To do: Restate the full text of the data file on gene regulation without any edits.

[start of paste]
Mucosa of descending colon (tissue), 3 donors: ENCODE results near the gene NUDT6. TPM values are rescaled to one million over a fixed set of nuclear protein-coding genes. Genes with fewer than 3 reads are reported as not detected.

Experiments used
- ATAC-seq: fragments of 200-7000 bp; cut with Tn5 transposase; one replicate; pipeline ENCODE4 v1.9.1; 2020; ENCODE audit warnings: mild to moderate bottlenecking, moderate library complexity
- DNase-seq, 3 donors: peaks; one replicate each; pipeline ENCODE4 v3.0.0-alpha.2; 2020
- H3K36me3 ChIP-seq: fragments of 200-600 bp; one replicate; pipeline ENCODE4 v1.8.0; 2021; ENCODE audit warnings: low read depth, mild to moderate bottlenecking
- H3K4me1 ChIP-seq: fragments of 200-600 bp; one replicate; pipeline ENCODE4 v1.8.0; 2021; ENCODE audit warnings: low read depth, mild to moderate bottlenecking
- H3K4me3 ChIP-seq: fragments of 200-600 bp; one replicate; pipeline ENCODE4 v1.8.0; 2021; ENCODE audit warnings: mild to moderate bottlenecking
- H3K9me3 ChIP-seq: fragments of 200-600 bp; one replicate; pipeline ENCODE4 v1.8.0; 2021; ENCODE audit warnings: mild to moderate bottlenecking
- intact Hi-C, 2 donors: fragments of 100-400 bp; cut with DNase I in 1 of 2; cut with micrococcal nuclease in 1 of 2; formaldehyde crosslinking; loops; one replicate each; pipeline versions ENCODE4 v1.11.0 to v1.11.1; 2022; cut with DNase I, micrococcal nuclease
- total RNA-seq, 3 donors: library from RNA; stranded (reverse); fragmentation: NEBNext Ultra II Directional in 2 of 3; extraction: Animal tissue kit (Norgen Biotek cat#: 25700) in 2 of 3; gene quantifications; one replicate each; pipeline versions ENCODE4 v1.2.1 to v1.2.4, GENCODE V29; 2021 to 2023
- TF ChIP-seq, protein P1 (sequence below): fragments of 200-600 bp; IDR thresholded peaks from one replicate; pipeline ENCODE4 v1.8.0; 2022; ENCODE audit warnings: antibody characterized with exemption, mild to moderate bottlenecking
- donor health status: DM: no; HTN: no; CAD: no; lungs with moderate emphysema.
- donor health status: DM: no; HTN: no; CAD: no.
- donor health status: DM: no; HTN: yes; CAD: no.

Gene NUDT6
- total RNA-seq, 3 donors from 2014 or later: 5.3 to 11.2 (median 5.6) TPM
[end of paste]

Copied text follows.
Mucosa of descending colon (tissue), 3 donors: ENCODE results near the gene NUDT6. TPM values are rescaled to one million over a fixed set of nuclear protein-coding genes. Genes with fewer than 3 reads are reported as not detected.

Experiments used
- ATAC-seq: fragments of 200-7000 bp; cut with Tn5 transposase; one replicate; pipeline ENCODE4 v1.9.1; 2020; ENCODE audit warnings: mild to moderate bottlenecking, moderate library complexity
- DNase-seq, 3 donors: peaks; one replicate each; pipeline ENCODE4 v3.0.0-alpha.2; 2020
- H3K36me3 ChIP-seq: fragments of 200-600 bp; one replicate; pipeline ENCODE4 v1.8.0; 2021; ENCODE audit warnings: low read depth, mild to moderate bottlenecking
- H3K4me1 ChIP-seq: fragments of 200-600 bp; one replicate; pipeline ENCODE4 v1.8.0; 2021; ENCODE audit warnings: low read depth, mild to moderate bottlenecking
- H3K4me3 ChIP-seq: fragments of 200-600 bp; one replicate; pipeline ENCODE4 v1.8.0; 2021; ENCODE audit warnings: mild to moderate bottlenecking
- H3K9me3 ChIP-seq: fragments of 200-600 bp; one replicate; pipeline ENCODE4 v1.8.0; 2021; ENCODE audit warnings: mild to moderate bottlenecking
- intact Hi-C, 2 donors: fragments of 100-400 bp; cut with DNase I in 1 of 2; cut with micrococcal nuclease in 1 of 2; formaldehyde crosslinking; loops; one replicate each; pipeline versions ENCODE4 v1.11.0 to v1.11.1; 2022; cut with DNase I, micrococcal nuclease
- total RNA-seq, 3 donors: library from RNA; stranded (reverse); fragmentation: NEBNext Ultra II Directional in 2 of 3; extraction: Animal tissue kit (Norgen Biotek cat#: 25700) in 2 of 3; gene quantifications; one replicate each; pipeline versions ENCODE4 v1.2.1 to v1.2.4, GENCODE V29; 2021 to 2023
- TF ChIP-seq, protein P1 (sequence below): fragments of 200-600 bp; IDR thresholded peaks from one replicate; pipeline ENCODE4 v1.8.0; 2022; ENCODE audit warnings: antibody characterized with exemption, mild to moderate bottlenecking
- donor health status: DM: no; HTN: no; CAD: no; lungs with moderate emphysema.
- donor health status: DM: no; HTN: no; CAD: no.
- donor health status: DM: no; HTN: yes; CAD: no.

Gene NUDT6
- total RNA-seq, 3 donors from 2014 or later: 5.3 to 11.2 (median 5.6) TPM